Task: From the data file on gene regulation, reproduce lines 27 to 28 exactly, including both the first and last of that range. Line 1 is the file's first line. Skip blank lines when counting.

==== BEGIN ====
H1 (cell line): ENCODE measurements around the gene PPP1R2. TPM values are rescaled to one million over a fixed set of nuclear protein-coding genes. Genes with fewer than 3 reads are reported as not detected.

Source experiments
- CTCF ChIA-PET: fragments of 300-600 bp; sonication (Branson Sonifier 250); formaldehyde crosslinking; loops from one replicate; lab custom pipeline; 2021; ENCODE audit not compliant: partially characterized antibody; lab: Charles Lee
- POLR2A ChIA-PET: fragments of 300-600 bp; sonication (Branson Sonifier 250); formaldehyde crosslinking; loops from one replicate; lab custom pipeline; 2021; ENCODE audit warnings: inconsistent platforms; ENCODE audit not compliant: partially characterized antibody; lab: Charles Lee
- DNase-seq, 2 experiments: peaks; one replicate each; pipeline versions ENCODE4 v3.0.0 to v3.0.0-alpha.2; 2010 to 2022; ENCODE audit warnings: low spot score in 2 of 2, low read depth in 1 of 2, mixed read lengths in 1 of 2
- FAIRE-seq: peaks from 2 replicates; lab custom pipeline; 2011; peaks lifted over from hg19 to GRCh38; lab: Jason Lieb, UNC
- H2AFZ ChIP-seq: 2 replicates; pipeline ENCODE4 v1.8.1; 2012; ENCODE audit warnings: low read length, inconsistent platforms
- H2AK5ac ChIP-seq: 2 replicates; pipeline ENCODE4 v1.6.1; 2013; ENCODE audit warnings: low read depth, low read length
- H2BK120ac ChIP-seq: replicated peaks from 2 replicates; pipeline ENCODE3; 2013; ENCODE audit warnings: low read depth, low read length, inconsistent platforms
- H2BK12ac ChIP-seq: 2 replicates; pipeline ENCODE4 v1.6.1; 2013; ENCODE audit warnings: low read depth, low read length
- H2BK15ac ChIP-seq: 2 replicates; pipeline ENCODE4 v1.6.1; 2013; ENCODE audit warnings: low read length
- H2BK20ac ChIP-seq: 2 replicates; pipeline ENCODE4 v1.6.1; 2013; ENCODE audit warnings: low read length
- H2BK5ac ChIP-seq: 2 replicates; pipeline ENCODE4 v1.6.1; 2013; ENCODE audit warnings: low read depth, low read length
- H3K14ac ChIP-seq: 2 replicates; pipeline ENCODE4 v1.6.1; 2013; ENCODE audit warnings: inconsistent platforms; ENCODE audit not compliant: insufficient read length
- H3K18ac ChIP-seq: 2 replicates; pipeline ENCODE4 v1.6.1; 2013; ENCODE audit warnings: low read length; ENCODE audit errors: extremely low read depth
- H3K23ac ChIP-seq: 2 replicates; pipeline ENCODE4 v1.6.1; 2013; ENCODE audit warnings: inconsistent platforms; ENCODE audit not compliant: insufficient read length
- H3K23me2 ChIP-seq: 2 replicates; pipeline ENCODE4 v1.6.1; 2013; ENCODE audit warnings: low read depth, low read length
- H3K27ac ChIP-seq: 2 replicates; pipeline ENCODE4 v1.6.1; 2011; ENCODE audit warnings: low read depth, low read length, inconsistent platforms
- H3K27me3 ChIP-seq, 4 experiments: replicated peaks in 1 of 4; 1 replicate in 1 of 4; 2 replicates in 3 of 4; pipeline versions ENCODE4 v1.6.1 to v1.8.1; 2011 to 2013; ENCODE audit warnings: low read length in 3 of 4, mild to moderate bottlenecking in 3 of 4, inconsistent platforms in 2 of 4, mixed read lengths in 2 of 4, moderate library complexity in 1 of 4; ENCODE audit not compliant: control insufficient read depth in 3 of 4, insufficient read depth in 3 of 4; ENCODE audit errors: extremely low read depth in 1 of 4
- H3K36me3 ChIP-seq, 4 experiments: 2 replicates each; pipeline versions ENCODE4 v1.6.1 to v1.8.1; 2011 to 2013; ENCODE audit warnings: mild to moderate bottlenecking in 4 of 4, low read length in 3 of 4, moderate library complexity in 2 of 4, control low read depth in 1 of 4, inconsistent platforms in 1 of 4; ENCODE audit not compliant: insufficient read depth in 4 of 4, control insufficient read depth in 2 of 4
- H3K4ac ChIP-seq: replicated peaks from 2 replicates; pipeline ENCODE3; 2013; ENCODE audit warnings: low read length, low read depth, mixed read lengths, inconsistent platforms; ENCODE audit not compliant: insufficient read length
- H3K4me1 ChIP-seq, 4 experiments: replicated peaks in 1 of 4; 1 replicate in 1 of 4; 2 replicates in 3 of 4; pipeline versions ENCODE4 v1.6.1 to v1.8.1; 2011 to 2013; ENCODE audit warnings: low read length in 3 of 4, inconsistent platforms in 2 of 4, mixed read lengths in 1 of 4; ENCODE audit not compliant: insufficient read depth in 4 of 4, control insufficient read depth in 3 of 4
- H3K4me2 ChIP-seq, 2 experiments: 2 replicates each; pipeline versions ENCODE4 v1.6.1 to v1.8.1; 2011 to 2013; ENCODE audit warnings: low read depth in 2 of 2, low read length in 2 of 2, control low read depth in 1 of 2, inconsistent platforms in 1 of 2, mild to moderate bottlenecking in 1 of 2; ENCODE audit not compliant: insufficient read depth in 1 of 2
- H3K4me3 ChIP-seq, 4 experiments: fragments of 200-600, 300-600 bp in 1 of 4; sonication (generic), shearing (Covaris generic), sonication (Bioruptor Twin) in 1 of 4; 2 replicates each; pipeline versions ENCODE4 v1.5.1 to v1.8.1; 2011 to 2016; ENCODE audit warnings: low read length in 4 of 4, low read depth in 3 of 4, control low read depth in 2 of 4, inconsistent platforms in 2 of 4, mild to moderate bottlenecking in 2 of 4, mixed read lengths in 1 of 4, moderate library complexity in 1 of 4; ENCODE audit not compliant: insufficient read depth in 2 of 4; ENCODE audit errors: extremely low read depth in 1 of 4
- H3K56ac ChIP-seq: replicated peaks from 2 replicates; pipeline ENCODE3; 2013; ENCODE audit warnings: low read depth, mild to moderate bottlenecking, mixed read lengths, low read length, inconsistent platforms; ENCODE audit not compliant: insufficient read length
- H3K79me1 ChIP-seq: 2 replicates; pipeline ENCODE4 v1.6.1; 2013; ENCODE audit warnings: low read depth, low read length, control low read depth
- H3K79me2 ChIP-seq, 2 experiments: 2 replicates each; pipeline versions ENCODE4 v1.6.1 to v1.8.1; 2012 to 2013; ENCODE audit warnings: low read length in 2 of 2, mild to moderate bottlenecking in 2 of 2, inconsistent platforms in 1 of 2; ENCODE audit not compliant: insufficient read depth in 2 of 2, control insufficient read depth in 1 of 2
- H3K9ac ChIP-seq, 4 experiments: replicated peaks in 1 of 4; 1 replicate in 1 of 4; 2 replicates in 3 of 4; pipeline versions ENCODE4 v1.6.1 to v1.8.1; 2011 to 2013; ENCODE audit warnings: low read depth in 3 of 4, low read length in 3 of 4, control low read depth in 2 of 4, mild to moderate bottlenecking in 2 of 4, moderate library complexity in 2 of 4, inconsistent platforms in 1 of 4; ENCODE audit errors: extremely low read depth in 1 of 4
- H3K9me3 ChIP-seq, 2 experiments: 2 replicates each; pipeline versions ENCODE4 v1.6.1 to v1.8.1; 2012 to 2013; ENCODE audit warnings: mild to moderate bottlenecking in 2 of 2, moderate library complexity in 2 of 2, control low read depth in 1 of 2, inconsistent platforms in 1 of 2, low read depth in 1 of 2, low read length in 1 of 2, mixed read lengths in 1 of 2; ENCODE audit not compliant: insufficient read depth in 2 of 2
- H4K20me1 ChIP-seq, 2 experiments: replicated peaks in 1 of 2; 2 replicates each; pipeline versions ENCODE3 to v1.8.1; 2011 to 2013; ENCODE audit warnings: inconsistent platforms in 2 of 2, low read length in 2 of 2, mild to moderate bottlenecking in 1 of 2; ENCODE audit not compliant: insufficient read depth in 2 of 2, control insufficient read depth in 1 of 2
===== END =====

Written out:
- H3K79me2 ChIP-seq, 2 experiments: 2 replicates each; pipeline versions ENCODE4 v1.6.1 to v1.8.1; 2012 to 2013; ENCODE audit warnings: low read length in 2 of 2, mild to moderate bottlenecking in 2 of 2, inconsistent platforms in 1 of 2; ENCODE audit not compliant: insufficient read depth in 2 of 2, control insufficient read depth in 1 of 2
- H3K9ac ChIP-seq, 4 experiments: replicated peaks in 1 of 4; 1 replicate in 1 of 4; 2 replicates in 3 of 4; pipeline versions ENCODE4 v1.6.1 to v1.8.1; 2011 to 2013; ENCODE audit warnings: low read depth in 3 of 4, low read length in 3 of 4, control low read depth in 2 of 4, mild to moderate bottlenecking in 2 of 4, moderate library complexity in 2 of 4, inconsistent platforms in 1 of 4; ENCODE audit errors: extremely low read depth in 1 of 4